Our advice to members has been to cast aside any hesitation that might prevent them from disclosing, among trusted friends and workmates or community activists, their support for the CPA (M-L). In appropriate circumstances, membership can be divulged as the beginning of a process of approaching sympathetic persons to actively support and join the Party.
Our understanding of mass work perhaps differs from that which holds that it can only be carried out by “openly serving the people”, by which is possibly meant publicly declaring one’s Party membership first up, or doing political work in the name of the Party and under a Party flag. If that is one’s idea of “openly serving the people” then we may well appear to be “overly secretive”.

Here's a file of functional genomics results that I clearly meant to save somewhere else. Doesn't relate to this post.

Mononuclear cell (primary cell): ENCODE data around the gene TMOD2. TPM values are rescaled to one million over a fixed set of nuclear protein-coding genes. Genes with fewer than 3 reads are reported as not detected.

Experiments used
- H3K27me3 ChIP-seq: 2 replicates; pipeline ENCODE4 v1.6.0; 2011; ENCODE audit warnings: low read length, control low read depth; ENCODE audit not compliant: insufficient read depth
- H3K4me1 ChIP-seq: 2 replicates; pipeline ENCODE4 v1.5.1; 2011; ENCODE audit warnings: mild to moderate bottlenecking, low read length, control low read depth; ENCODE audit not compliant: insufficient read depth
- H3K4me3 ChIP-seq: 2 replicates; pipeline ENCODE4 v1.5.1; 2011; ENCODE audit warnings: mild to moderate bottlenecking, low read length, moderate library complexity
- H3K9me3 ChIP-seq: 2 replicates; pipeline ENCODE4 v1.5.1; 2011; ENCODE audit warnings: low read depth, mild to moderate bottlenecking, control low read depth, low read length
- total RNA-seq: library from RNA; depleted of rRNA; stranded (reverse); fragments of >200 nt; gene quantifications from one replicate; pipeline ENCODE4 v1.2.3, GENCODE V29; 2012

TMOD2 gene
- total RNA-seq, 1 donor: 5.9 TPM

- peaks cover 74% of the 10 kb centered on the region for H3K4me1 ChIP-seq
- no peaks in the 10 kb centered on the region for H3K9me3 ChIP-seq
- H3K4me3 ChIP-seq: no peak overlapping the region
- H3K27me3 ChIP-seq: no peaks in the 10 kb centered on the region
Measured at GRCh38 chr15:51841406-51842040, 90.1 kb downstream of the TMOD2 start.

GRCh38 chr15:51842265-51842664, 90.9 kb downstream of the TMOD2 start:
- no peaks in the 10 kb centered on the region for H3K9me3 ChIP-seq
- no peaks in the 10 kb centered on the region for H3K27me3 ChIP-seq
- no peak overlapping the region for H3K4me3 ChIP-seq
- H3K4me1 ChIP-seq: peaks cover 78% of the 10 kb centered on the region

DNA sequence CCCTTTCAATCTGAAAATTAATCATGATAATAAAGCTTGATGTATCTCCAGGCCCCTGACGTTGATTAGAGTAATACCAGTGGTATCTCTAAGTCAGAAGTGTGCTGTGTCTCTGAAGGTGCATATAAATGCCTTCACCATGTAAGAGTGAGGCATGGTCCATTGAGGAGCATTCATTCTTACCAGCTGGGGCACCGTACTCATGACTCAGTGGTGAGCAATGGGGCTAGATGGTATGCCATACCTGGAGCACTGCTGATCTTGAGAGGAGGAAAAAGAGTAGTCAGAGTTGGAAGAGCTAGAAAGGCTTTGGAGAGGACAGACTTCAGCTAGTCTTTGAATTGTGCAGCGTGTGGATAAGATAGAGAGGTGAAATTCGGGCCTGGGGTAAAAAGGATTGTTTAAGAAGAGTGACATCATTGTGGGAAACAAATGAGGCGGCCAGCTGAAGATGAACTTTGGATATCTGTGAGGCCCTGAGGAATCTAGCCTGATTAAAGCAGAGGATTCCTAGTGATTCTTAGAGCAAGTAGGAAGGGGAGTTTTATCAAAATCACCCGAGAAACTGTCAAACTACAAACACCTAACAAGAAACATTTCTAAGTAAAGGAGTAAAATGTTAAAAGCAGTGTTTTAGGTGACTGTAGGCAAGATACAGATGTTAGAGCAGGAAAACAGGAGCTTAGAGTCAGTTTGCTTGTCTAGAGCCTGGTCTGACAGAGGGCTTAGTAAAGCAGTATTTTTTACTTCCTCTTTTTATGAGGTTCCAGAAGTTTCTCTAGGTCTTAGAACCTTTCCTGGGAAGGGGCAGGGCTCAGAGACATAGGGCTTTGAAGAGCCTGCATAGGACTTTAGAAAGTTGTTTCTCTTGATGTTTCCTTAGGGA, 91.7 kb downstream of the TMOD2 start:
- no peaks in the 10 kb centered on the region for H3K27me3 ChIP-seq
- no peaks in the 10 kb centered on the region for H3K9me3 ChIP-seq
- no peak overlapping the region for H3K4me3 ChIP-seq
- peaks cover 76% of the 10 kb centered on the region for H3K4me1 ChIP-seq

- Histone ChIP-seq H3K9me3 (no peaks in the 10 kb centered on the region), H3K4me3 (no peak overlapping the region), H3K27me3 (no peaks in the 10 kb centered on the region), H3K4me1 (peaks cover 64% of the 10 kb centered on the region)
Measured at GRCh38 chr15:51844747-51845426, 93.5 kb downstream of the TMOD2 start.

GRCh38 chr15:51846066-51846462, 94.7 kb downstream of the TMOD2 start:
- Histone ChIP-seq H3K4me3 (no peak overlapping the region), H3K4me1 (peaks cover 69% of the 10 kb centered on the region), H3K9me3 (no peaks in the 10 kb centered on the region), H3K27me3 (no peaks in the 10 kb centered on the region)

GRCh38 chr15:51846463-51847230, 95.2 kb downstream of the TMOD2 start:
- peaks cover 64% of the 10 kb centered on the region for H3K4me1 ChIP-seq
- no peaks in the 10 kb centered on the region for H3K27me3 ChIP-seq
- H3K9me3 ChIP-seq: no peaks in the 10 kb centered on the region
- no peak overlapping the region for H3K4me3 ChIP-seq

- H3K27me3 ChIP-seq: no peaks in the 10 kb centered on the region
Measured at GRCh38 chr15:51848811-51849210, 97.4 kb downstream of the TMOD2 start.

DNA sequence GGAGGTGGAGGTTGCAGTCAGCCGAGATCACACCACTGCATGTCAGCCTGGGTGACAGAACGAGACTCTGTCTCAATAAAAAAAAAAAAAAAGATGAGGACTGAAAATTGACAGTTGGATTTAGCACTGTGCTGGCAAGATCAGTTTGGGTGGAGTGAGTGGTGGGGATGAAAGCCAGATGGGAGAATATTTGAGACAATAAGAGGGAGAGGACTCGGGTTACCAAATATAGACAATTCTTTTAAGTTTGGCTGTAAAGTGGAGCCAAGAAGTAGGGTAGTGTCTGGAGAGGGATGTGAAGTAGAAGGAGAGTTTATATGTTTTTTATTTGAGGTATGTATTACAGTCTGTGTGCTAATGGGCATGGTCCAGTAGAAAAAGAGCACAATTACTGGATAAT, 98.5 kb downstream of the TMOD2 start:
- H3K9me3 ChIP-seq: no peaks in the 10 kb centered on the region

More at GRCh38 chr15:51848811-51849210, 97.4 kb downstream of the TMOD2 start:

We thank our respondents for their observations and comments. The best thing for any individual or organisation, and particularly a revolutionary Marxist-Leninist Party, is to be challenged on one’s underlying values and beliefs. It forces a reassessment, a re-evaluation that can only be for the good.
We know we need a public profile and that we must be accessible to prospective members and supporters. Although we are not a mass party which accepts as members all who approach us, we strongly encourage those who are interested in joining and prepared to make the commitment to building the party and the revolutionary movement in Australia to get in touch via our email, Facebook page, or any other available method. Our 56 years of accumulated experience show that we can survive as a revolutionary Party, not despite our organisational principles, but because of them. Global warming will cause real icebergs to melt away; the heat of revolutionary struggle will put ours in position to expand and grow.
(1) EF Hill, Communism and Australia: Reflections and Reminiscences, 1989, p. 105